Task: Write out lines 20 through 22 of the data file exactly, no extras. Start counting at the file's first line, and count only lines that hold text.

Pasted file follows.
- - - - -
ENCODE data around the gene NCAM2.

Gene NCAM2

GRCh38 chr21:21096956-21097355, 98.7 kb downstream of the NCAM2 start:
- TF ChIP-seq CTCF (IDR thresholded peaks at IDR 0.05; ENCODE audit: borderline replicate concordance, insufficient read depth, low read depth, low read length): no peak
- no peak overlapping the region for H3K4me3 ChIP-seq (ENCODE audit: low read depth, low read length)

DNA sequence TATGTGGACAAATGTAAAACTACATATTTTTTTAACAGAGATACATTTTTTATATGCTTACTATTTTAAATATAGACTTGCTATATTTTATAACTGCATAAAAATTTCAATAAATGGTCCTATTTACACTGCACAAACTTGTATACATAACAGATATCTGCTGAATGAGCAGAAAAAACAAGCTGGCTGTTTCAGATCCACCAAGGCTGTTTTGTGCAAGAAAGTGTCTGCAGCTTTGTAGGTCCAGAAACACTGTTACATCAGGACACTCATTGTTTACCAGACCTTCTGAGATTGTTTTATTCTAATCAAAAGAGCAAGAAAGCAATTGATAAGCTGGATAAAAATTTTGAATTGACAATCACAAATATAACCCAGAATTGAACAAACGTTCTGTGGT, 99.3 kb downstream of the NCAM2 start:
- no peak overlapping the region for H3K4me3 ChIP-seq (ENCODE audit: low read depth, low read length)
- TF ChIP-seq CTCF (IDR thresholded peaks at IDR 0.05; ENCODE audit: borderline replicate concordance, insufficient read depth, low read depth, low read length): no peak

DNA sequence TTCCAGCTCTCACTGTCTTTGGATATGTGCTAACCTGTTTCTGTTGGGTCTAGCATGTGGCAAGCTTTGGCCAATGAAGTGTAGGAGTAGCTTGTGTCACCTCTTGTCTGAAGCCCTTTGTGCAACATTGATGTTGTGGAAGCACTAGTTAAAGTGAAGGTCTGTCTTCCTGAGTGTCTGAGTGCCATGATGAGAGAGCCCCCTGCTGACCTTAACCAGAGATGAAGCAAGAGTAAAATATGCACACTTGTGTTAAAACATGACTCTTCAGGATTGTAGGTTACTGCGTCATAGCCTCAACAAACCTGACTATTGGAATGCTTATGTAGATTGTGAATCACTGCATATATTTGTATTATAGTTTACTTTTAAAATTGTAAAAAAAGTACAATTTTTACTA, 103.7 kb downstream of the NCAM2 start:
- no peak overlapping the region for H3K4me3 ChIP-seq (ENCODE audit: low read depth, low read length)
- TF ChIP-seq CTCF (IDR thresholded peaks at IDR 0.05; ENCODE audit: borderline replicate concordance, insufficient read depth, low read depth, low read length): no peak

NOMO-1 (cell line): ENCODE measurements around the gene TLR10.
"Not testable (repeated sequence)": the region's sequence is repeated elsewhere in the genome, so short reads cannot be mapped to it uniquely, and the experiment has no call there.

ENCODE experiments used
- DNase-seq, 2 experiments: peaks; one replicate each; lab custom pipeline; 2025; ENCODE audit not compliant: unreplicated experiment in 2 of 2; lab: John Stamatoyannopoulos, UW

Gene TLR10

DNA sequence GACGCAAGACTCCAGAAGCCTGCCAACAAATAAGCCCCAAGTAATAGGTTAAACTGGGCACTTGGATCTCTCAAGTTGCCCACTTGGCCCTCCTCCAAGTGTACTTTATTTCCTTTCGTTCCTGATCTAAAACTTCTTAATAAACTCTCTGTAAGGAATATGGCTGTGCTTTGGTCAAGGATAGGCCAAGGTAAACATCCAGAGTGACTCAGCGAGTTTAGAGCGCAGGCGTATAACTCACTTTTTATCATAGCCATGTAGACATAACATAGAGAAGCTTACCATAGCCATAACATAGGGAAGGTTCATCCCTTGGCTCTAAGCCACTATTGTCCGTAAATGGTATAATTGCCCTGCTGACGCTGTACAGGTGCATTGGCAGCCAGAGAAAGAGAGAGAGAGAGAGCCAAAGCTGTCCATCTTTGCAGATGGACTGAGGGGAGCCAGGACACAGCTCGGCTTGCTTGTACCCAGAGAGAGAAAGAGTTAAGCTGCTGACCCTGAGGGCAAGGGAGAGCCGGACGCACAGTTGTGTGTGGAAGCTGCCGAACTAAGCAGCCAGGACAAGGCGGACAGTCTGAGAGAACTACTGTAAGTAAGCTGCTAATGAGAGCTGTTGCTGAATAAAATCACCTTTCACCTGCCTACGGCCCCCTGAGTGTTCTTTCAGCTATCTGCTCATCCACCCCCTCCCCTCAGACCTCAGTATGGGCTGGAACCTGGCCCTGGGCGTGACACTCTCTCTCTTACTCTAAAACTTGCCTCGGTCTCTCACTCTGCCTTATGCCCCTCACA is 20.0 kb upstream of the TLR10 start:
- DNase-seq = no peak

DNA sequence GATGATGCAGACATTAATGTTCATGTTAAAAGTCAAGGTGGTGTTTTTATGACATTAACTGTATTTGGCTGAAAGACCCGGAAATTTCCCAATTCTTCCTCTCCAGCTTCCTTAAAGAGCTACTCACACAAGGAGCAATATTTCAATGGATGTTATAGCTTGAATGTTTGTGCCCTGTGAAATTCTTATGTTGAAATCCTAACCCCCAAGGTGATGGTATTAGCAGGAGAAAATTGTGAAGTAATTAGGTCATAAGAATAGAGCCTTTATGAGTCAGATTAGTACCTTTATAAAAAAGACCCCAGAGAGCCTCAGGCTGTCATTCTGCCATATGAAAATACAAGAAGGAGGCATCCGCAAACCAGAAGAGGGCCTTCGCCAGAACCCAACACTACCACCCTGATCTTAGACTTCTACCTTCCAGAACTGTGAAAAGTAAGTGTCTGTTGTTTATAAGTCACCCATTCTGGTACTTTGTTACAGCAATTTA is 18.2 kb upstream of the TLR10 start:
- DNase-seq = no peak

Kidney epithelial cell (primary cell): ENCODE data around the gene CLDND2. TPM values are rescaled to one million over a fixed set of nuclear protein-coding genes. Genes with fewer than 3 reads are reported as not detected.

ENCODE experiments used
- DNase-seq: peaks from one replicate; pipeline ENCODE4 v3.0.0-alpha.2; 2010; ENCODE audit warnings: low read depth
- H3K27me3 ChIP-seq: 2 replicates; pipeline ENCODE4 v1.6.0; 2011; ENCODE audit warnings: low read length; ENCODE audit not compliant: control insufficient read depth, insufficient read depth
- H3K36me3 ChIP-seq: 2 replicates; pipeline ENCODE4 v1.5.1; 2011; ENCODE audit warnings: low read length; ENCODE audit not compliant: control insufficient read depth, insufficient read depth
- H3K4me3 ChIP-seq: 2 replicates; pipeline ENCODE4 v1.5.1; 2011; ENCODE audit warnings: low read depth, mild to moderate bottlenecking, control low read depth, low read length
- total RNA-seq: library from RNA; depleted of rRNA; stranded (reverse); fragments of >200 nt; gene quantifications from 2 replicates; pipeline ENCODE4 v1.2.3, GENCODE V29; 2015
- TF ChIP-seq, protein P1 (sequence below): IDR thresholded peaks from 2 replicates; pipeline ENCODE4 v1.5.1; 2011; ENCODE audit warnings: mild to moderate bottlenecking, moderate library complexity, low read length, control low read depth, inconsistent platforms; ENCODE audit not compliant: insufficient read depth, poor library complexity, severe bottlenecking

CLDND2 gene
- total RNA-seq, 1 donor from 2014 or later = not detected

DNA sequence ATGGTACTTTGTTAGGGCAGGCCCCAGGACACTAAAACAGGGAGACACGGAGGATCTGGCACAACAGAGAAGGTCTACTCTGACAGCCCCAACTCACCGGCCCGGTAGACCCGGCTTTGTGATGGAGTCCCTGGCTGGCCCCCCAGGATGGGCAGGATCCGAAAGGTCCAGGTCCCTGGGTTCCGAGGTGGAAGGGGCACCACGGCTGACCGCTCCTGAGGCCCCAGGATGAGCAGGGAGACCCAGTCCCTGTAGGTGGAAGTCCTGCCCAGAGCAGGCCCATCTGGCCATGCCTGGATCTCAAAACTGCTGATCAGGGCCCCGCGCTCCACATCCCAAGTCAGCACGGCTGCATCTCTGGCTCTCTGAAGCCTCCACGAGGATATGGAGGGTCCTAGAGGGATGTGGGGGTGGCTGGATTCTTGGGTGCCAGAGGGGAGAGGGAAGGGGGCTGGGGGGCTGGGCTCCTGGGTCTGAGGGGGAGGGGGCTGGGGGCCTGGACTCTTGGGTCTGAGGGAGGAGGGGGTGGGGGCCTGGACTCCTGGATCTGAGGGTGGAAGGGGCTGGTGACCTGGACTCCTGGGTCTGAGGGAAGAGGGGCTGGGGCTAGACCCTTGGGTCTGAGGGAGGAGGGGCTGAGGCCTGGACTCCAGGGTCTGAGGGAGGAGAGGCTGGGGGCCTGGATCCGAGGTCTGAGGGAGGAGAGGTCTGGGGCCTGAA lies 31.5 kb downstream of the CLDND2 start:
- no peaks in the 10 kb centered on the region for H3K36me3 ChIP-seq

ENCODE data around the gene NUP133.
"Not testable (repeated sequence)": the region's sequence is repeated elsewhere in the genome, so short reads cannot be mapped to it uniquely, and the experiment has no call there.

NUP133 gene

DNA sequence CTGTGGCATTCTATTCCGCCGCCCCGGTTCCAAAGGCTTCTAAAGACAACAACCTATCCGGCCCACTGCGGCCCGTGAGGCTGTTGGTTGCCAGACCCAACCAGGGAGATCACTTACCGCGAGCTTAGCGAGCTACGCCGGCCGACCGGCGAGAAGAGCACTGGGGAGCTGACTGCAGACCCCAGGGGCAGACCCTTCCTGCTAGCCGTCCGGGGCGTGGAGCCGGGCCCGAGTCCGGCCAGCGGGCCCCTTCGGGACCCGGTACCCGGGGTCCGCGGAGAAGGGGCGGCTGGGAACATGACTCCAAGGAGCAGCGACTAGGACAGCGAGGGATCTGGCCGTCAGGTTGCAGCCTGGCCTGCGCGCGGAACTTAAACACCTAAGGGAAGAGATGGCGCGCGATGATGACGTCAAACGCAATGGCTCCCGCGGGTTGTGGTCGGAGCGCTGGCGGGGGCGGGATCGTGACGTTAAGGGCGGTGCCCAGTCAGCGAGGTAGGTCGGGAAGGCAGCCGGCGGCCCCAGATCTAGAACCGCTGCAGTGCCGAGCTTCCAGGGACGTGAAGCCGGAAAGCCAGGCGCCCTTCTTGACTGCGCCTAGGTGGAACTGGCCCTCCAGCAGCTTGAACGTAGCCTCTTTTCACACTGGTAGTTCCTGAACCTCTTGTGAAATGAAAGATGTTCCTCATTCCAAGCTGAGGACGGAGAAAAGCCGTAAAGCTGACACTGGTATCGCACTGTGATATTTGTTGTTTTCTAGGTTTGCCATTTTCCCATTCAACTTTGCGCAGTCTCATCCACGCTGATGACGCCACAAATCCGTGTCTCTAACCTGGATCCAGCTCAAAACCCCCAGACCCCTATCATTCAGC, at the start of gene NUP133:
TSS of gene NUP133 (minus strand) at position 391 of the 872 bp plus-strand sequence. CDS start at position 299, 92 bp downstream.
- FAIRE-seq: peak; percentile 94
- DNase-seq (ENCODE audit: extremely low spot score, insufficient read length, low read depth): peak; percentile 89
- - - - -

- DNase-seq = no peak

Kidney epithelial cell (primary cell): ENCODE data around the gene CLDND2. TPM values are rescaled to one million over a fixed set of nuclear protein-coding genes. Genes with fewer than 3 reads are reported as not detected.

ENCODE experiments used